If you are a new stage technician trying to set up lighting for a production, and you're encountering problems with the lights either not behaving well or not appearing to look good when publicity shots are taken, you're going to have to check more than your light controls. Once the lights are in place and the cables are laid -- and the stage and props are set up -- you can find that there are some strange issues you might not have accounted for. Some of these might seem like silly mistakes, but they have tripped up more than one professional before.
You've gotten the cables and stage set up, and things were looking good yesterday. But now you're dealing with a possible short or inconsistent lighting. One potential cause of this is rodent problems. Mice and rats can chew into wires and cables, and the appearance of a new lighting cable can prove tempting for curious rodents who come out after dark. That can destroy the wiring inside, and it doesn't take long for this to happen at all.
One thing you can do is get a fiberscope -- sort of a fancy borescope that's often used in medical and industrial applications -- and carefully send it along the length of the cable. That saves you from having to dismantle part of the set to remove the cable just for inspection. Of course, if you do find damage, then you'll have to get to work. But the fiberscope will let you inspect with a minimum of fuss first.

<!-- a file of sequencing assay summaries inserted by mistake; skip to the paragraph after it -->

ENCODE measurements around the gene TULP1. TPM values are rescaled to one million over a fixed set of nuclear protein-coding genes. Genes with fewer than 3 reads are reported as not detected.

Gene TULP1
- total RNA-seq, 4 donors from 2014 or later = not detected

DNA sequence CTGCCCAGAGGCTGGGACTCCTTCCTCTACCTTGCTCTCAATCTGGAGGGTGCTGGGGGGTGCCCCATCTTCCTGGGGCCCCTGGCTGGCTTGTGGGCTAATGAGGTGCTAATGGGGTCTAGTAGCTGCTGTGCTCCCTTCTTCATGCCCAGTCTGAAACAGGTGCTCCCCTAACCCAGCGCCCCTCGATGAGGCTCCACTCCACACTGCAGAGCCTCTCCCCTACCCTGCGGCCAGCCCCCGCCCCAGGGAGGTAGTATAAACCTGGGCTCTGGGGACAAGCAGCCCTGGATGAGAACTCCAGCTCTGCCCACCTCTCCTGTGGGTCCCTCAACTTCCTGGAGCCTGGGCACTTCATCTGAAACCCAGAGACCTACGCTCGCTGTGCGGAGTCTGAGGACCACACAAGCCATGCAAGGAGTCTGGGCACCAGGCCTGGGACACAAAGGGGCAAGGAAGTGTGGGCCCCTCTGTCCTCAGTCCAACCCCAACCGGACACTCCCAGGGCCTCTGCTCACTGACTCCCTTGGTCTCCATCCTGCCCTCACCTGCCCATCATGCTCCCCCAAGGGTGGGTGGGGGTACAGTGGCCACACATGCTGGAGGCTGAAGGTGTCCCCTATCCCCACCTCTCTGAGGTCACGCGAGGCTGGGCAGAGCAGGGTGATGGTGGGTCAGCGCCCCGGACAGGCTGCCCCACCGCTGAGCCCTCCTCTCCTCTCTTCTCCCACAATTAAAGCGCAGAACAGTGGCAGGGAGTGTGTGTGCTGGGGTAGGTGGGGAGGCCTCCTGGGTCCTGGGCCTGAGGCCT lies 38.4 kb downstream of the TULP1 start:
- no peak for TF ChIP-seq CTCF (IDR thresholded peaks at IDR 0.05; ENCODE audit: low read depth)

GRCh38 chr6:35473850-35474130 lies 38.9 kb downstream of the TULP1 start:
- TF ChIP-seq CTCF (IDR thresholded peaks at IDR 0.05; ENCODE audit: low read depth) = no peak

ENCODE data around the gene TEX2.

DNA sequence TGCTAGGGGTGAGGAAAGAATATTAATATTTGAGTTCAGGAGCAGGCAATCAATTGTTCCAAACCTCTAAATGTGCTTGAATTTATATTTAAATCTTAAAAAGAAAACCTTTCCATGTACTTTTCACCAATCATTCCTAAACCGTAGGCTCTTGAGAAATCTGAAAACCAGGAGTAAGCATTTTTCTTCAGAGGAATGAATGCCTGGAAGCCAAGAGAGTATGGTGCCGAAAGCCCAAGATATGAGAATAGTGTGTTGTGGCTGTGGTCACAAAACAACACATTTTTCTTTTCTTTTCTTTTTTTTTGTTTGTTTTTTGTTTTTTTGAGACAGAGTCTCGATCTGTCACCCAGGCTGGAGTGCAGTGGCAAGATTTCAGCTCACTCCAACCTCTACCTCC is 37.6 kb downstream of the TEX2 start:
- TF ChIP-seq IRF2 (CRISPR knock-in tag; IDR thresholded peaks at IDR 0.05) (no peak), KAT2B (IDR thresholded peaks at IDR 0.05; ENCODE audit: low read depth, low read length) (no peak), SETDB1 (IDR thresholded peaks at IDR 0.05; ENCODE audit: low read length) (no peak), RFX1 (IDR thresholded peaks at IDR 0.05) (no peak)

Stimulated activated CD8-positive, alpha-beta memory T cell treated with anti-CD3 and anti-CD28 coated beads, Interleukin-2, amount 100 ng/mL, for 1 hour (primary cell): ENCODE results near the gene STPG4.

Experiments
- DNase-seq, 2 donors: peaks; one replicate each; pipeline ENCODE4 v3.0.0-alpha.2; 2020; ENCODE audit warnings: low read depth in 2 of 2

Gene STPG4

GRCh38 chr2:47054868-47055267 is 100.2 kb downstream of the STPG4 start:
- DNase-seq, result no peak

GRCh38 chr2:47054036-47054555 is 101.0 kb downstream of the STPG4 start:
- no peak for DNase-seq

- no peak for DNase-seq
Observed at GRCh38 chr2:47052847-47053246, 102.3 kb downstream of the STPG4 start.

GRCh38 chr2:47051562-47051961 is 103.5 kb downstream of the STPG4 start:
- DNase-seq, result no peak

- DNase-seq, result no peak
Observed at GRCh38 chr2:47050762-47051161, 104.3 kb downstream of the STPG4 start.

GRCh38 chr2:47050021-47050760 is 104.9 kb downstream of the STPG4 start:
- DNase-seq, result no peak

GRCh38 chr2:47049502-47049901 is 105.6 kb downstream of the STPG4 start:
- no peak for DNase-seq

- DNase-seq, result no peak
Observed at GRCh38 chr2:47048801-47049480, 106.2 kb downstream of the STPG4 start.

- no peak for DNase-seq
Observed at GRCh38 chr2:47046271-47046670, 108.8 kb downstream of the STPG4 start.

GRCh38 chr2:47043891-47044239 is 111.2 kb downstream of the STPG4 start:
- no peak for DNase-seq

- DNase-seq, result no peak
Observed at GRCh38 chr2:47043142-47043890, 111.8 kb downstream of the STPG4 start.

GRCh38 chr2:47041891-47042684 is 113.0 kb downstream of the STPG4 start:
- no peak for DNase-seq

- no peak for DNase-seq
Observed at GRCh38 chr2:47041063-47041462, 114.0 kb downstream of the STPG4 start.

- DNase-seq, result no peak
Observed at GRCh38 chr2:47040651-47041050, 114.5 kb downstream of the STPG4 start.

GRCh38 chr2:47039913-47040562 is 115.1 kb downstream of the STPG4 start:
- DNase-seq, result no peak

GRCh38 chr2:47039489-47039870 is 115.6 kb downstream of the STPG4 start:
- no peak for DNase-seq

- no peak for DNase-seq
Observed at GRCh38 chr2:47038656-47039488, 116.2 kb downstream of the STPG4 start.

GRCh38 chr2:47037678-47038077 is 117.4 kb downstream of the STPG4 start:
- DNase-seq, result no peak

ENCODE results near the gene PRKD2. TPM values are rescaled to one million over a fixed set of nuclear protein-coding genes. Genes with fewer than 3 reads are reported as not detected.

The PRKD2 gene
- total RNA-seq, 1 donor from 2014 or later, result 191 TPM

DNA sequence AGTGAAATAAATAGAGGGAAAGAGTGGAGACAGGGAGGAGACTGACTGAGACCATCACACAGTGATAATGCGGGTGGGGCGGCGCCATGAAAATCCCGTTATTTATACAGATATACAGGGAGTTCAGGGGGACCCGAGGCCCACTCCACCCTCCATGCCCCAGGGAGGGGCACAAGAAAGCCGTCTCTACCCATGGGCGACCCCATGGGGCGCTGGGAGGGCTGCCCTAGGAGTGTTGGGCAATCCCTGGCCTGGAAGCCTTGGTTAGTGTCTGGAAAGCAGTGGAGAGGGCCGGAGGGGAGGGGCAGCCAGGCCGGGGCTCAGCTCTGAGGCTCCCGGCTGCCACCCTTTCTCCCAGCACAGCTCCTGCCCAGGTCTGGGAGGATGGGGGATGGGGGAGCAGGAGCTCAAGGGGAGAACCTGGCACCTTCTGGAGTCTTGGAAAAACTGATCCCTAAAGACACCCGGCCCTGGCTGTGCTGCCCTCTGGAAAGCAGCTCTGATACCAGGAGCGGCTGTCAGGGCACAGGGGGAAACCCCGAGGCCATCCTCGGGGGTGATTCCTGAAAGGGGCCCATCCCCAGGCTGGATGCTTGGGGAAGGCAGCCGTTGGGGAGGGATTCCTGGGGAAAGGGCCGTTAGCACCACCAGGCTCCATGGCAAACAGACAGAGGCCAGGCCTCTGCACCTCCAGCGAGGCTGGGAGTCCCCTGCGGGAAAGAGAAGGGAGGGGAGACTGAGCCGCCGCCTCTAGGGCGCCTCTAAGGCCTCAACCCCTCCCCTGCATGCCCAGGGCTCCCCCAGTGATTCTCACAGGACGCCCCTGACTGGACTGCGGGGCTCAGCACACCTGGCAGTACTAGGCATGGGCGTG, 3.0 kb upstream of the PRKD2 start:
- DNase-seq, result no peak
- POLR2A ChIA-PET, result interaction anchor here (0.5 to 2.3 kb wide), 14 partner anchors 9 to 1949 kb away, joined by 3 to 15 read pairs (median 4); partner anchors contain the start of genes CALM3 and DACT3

Lighting for the stage needs to be set up with the live audience in mind, but that can sometimes have a strange effect on publicity shots and streaming video broadcasts of the performance, especially if the stage lights use LEDs. One solution is to have the camera person try using different filters for the camera lens, taking longer shots, and angling the camera differently to see if that makes the photos or video look less odd. You can also try readjusting the locations of some of the lights; some may be angled more harshly than you realized.
Light temperatures on the stage (for general lighting, not specific spot lighting that needs a particular effect) should be identical. If one bulb is slightly cooler than the next, it might not look bad on stage, live, but the cameras could pick up on that slight difference. Check the temperatures of the bulbs and ensure they match.
These may seem like issues that you should have thought of before, but they don't always cause problems -- not every stage has cable-chewing pests, for example. Take your time and inspect the potential problem areas, especially behind and under props with a fiberscope, and you'll be able to get everything corrected.
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